It wasn’t so long ago that top prospect Jurickson Profar was considered a prime trade chip and the odd man out in the Texas Rangers infield, and after a disappointing first go-around in the bigs (-0.4 fWAR, .234/.308/.336 triple-slash), it’s still relatively unclear where he’ll fit in with the team’s core group going forward as both Ian Kinsler and Elvis Andrus not going anywhere anytime soon.
Which is too bad, really, because he’d fit in just fine with the Toronto Blue Jays.
On paper, you’d think that if the two teams haven’t already discussed a potential trade, they probably ought to be; with David Murphy and Nelson Cruz both potentially leaving town in the offseason, the Rangers are going to be looking for at least one outfielder, if not more just for depth. The Blue Jays, on the other hand, have more viable outfielders than they can play even with Rajai Davis likely leaving for richer pastures.
So, with Toronto having essentially next to nothing at second base and Profar not going back to the minors next year for Texas, there’s probably a deal to be made here, yes?
Well, that’s where things get a little bit more complicated. While the teams are a fit to dance in the trade floor as far as needs go, they may find some disagreement with the quality of the players they might be involved. To put it simply, the Rangers are likely looking at Profar as a centerpiece in a potential blockbuster deal. Whether that’s actually going to be the case or not is a bit irrelevant at this point, as they’ve shown that they’re willing to hold on to him.
As such, any trade involving the youngster and the Blue Jays likely begins and ends with the inclusion of Jose Bautista, which would complicate matters for Toronto in more ways than one.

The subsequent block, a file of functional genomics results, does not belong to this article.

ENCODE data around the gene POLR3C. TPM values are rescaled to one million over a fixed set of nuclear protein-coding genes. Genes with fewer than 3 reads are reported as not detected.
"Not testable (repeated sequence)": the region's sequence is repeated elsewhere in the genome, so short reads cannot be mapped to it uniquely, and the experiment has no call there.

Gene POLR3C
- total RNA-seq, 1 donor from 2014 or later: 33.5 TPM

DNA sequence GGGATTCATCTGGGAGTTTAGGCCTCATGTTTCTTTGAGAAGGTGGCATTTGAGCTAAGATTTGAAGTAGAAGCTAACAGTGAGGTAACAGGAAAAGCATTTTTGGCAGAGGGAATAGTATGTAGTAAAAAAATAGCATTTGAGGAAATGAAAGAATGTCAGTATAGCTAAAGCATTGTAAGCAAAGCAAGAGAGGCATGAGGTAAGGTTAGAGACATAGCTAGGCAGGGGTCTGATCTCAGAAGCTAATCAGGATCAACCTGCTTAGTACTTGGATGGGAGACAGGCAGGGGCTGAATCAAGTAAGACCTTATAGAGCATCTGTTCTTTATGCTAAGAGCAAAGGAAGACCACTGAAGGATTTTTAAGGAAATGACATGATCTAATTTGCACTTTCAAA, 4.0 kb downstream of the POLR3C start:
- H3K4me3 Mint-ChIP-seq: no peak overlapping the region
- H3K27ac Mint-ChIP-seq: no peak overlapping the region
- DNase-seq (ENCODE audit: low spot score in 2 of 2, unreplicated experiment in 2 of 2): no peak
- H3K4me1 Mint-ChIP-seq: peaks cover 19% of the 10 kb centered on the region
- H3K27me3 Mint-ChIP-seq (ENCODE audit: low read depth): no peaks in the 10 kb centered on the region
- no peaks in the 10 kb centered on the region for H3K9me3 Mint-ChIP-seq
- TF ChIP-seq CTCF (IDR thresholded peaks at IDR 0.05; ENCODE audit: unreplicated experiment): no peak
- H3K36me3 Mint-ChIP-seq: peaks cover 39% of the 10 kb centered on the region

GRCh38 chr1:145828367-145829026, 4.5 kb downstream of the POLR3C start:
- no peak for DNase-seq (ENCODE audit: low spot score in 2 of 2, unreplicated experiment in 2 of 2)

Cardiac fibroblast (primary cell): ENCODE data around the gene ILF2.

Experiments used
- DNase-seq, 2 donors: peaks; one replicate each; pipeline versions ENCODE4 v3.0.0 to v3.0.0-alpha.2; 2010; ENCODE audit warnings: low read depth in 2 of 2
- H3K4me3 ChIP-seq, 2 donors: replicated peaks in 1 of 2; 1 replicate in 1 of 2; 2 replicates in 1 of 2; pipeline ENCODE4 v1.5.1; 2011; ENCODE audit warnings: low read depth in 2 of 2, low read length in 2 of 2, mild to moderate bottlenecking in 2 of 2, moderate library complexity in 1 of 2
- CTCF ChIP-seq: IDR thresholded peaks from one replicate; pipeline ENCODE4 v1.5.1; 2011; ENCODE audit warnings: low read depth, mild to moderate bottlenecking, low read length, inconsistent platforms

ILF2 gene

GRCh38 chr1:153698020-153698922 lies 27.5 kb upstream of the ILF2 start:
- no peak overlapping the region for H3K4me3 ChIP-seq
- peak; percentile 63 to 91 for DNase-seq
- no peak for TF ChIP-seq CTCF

Forget for a moment that the team would be losing his power production in the middle of the order. As the Blue Jays actually finished fourth in homers in 2013 with 185, that might not actually be the biggest concern; if Profar can start living up to his all-world prospect hype, you’d think that things would eventually end up evening out given that the Blue Jays do have folks like Anthony Gose and Moises Sierra waiting in the wings.
No, the biggest issues goes beyond performance and into the realm of team chemistry.
See, trading Bautista isn’t necessarily a bad idea in an of itself, but moving the clubhouse leader and face of the franchise probably wouldn’t likely sit very well with Edwin Encarnacion or Jose Reyes (and Melky Cabrera too), his Dominican brethren in Toronto. It’s not to say that all of those player have to stick together, but it should go without saying that shipping Bautista off makes more of a statement to the team’s intentions of competing than moving Melky would.
The other issue here is how much Profar would actually succeed in the short term. While his long-term outlook remains bright, he is merely 20-years old, and another year of equally disappointing performance could be on tap in 2014. If he doesn’t start flashing his immense potential until say, 2016, that would put the Blue Jays in an awkward position of not being fully in a rebuild but not quite having the pieces to compete either.
Still, given that players with Profar’s tools don’t come around too often at a premium middle infield position, it’s definitely worthwhile for Toronto to at least pursue the possibility of acquiring him from the Rangers. If they end up having to move Bautista to do so, however, it wouldn’t be a stretch to imagine that the Blue Jays would also be looking to move guys like Reyes and Encarnacion as well — no half measures, right?